Off-Beat Zen: How I Found My Way Out of Depression, Thanks to the Writings of the English Priest Who Brought Buddhism to the Wes
What exactly defines Buddhism? Is it the supposedly magical properties which can transform the individual or is something far more subtle- the ability to transcend a shallow reality into a more substantive and profound one?
When Buddhists talk a world in harmony, what does that really mean? What is meant to be accepted on faith alone and what is meant to be intellectually dissected? Finally, is Buddhism a religion or a philosophy?
What follows is the story of an English priest who absorbed every incarnation of Buddhism and came to understand the manifestations as a way of life which could and did transform lives- not to a predetermined or predestined molds but rather, into an individuality and ever changing masterpiece of the human experience which is unique to each of us, changing as life goes on.
Think of Buddhism and Zen as the ultimate guide to self awareness.
Ever since I was a child, I have been acutely sensitive to the idea — in the way that other people seem to feel only after bereavement or some shocking unexpected event — that the human intellect is unable, finally, to make sense of the world: everything is contradiction and paradox, and no one really knows much for sure, however loudly they profess to the contrary.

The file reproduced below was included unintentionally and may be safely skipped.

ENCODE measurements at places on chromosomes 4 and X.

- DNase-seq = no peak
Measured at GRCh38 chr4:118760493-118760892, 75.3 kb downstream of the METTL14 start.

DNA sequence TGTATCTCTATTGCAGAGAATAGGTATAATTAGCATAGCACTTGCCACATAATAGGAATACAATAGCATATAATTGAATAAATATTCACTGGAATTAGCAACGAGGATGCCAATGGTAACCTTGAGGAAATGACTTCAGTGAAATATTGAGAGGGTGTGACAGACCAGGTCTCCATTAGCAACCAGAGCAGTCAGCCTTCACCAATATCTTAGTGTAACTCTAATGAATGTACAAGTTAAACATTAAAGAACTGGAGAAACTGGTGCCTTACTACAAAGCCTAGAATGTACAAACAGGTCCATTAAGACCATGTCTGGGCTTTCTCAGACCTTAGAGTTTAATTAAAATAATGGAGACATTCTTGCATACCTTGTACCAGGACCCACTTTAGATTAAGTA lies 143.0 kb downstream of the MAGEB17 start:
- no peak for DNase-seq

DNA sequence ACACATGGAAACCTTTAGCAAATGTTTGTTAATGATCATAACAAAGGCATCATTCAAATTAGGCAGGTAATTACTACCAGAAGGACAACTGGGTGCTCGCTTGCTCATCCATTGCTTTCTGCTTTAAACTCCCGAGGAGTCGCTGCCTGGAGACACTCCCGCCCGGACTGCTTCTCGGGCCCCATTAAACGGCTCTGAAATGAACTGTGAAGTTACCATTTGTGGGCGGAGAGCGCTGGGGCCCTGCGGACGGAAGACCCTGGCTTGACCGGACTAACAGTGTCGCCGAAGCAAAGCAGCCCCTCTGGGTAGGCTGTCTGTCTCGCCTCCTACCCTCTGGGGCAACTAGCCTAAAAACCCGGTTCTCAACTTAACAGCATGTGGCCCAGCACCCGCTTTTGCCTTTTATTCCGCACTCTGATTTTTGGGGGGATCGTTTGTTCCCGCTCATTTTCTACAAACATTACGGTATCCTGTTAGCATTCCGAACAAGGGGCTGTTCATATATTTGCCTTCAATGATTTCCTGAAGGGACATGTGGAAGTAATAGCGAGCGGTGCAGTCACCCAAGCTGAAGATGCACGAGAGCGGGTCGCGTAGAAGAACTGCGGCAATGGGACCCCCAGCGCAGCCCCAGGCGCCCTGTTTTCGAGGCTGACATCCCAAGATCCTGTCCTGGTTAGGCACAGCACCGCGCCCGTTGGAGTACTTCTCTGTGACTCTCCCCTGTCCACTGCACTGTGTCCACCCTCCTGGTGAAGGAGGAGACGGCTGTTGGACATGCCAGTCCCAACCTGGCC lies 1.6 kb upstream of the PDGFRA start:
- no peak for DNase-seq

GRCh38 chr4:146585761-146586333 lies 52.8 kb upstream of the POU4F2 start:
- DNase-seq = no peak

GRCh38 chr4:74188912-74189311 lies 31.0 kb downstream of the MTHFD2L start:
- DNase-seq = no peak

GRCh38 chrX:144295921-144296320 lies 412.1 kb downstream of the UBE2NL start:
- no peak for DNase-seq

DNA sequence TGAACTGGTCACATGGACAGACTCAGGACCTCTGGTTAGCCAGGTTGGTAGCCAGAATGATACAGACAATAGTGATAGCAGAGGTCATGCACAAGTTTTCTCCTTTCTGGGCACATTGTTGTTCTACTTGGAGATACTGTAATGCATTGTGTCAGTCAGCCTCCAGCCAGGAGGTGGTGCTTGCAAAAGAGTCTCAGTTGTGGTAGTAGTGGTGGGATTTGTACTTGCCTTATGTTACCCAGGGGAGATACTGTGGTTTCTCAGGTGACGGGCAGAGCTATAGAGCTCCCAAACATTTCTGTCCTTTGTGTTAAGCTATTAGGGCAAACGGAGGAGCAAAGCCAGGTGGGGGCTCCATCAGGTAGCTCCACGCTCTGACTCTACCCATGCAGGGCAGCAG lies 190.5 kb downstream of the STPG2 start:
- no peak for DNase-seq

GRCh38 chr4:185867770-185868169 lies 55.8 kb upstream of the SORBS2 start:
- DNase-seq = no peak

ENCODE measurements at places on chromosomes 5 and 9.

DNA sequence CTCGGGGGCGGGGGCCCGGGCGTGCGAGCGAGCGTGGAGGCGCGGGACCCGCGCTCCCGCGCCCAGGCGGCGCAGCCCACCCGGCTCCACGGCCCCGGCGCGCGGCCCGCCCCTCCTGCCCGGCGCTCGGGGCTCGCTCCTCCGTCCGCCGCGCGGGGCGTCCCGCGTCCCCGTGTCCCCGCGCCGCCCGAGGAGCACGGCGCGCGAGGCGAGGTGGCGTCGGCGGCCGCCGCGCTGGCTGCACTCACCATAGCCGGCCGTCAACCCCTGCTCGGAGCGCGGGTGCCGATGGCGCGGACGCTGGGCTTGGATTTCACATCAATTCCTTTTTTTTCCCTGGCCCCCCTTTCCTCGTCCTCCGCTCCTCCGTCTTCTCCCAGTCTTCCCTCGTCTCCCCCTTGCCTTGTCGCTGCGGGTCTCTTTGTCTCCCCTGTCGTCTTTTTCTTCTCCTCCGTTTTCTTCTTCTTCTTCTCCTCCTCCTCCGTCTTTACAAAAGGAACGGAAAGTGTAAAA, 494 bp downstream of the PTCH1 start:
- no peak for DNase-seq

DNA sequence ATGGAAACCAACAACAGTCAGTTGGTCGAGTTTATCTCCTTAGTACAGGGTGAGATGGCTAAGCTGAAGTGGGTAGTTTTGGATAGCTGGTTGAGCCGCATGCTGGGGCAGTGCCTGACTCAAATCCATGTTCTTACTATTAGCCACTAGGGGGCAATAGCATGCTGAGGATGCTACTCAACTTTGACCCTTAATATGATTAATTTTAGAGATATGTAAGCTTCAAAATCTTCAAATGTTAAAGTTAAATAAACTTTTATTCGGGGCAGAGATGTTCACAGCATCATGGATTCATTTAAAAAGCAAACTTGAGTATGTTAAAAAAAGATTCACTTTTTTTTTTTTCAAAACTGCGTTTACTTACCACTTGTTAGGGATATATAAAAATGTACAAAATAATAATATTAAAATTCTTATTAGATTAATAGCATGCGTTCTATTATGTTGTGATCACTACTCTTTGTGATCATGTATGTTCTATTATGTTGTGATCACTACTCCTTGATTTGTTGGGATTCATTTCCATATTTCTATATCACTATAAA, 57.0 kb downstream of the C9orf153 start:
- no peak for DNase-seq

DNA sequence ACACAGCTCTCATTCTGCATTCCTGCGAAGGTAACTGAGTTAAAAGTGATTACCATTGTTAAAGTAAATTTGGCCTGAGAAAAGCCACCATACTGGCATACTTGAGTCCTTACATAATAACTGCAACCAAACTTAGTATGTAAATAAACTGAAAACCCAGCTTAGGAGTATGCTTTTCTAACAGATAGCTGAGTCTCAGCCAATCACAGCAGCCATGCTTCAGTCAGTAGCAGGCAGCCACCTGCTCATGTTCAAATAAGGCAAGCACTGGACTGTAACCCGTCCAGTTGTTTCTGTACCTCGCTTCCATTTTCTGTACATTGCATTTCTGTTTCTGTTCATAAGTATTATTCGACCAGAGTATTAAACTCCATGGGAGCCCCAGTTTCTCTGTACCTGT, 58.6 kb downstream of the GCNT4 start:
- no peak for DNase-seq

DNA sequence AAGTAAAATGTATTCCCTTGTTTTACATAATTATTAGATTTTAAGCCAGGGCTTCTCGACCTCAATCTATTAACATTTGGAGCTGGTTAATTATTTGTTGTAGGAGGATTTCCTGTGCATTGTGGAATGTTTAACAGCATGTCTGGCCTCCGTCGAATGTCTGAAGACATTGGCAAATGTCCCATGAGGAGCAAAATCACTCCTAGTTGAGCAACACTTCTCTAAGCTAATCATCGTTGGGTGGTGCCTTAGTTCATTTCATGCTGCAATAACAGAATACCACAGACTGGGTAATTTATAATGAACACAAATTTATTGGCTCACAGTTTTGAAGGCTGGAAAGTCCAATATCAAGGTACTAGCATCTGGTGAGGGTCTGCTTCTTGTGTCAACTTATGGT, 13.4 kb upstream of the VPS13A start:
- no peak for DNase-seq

It is an uncomfortable mindset, and as a result I have always felt the need to build a conceptual box in my mind big enough to fit the world into. Most people seem to have a talent for denying or ignoring life’s contradictions, as the demands of work and life take them over. Or they fall for an ideology, perhaps religious or political, that appears to render the world a comprehensible place.
I have never been able to support either strategy. A sense of encroaching mental chaos was always skulking at the edges of my life. Which is perhaps why I fell into an acute depression at the age of 27, and didn’t recover for several years.
The consequence of this was my first book, a memoir called The Scent of Dried Roses (1996). While I was researching it, I read the work of the psychologist Dorothy Rowe, a quiet, almost secret, follower of Buddhist philosophy. Secret, because Rowe knew what the term ‘Buddhist’ implied to the popular imagination (as it did to me) — magical thinking, Tibetan bell-ringing, and sticking gold flakes on statues of the Buddha.
Truth is not to be found by picking everything to pieces like a spoilt child
It was through Rowe’s writing that I first came across Alan Watts, and he sounded like an unlikely philosopher. His name evoked the image of a paper goods sales rep on a small regional industrial estate. But through Watts and his writing, I was exposed directly to the ideas of Zen Buddhism. I was suspicious at first, perceiving Zen Buddhism to be a religion rather than a philosophy. I wasn’t interested in the Four Noble Truths, or the Eightfold Path, and I certainly didn’t believe in karma or reincarnation.